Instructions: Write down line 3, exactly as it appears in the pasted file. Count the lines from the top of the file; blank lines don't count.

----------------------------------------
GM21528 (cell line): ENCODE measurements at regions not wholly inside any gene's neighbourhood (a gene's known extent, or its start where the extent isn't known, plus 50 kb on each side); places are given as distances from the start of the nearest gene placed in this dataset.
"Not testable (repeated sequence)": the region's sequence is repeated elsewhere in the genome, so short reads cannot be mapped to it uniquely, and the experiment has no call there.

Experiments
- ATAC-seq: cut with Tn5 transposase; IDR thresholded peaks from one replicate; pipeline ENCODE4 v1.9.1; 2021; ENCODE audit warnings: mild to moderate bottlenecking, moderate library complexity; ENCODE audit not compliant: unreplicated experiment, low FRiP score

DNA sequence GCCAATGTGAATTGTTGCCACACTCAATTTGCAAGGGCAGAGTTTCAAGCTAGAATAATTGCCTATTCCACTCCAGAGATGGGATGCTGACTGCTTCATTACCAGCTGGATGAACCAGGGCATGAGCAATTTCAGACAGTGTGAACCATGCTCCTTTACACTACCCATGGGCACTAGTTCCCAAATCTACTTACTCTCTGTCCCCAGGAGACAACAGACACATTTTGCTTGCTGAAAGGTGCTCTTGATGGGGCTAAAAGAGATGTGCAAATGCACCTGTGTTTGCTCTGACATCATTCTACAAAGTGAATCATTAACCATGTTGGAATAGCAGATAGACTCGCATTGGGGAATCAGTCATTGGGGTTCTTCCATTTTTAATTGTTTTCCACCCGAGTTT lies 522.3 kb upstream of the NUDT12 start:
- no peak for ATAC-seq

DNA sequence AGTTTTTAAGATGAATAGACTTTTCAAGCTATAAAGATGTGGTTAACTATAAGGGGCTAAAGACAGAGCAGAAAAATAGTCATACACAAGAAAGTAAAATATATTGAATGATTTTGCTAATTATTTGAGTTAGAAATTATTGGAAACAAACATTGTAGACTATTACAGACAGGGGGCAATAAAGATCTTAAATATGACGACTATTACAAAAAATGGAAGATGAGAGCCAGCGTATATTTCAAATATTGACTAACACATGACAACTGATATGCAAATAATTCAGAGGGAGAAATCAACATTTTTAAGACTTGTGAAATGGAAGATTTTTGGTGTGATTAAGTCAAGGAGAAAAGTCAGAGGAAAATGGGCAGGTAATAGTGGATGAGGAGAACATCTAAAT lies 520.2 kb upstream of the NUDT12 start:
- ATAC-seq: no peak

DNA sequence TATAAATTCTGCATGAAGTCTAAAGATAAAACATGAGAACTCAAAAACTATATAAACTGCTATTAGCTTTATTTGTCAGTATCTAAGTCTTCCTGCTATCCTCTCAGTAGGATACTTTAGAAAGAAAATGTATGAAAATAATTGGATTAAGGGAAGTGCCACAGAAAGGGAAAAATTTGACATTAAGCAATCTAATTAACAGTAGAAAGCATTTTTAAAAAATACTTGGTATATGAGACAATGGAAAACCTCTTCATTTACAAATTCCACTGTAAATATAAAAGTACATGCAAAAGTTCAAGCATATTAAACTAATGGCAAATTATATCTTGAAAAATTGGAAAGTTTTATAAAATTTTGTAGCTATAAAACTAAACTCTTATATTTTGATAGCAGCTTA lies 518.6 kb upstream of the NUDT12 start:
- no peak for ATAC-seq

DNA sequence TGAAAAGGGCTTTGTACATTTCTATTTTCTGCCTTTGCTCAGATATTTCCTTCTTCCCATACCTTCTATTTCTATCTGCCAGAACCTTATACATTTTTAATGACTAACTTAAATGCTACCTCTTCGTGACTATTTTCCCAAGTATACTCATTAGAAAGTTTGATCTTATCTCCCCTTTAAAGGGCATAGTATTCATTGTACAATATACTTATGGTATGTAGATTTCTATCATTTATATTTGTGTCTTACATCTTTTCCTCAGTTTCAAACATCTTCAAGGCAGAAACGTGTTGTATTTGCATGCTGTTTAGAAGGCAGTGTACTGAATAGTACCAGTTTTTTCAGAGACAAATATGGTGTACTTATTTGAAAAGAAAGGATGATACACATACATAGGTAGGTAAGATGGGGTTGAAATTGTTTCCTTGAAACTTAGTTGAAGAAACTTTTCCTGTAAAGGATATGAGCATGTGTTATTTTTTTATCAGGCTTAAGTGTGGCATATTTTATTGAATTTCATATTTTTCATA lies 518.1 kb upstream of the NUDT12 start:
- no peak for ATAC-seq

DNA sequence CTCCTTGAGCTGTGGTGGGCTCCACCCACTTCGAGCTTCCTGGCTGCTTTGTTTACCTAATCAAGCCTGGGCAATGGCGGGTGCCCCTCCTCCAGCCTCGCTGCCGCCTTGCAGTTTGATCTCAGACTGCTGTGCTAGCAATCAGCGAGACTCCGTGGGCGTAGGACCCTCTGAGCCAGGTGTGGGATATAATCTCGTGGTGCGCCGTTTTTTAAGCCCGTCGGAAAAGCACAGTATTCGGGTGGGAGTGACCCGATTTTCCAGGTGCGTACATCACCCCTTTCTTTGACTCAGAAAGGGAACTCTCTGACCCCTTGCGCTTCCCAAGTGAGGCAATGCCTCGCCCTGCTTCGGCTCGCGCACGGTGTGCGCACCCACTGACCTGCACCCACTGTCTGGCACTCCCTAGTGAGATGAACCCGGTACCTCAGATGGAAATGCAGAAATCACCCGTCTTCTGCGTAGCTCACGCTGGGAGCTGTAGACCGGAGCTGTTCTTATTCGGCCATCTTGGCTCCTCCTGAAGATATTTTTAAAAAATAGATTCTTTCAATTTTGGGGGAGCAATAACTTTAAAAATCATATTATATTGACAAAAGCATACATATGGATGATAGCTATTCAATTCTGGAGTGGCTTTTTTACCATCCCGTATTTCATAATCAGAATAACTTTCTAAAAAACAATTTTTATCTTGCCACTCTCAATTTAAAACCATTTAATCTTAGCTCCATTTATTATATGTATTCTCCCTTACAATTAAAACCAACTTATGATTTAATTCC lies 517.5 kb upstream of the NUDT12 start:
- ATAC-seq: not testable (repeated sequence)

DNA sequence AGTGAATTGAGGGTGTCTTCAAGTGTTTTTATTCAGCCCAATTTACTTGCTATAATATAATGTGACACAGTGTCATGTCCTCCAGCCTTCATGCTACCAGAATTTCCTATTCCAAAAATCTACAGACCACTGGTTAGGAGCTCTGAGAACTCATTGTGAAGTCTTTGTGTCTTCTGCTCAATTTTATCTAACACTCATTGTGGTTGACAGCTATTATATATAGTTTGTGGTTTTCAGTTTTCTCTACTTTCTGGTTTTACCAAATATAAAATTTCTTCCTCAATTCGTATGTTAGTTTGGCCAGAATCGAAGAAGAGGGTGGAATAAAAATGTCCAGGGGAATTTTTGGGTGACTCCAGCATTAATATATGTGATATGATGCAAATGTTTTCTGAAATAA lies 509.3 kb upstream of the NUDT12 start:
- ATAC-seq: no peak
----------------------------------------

Experiments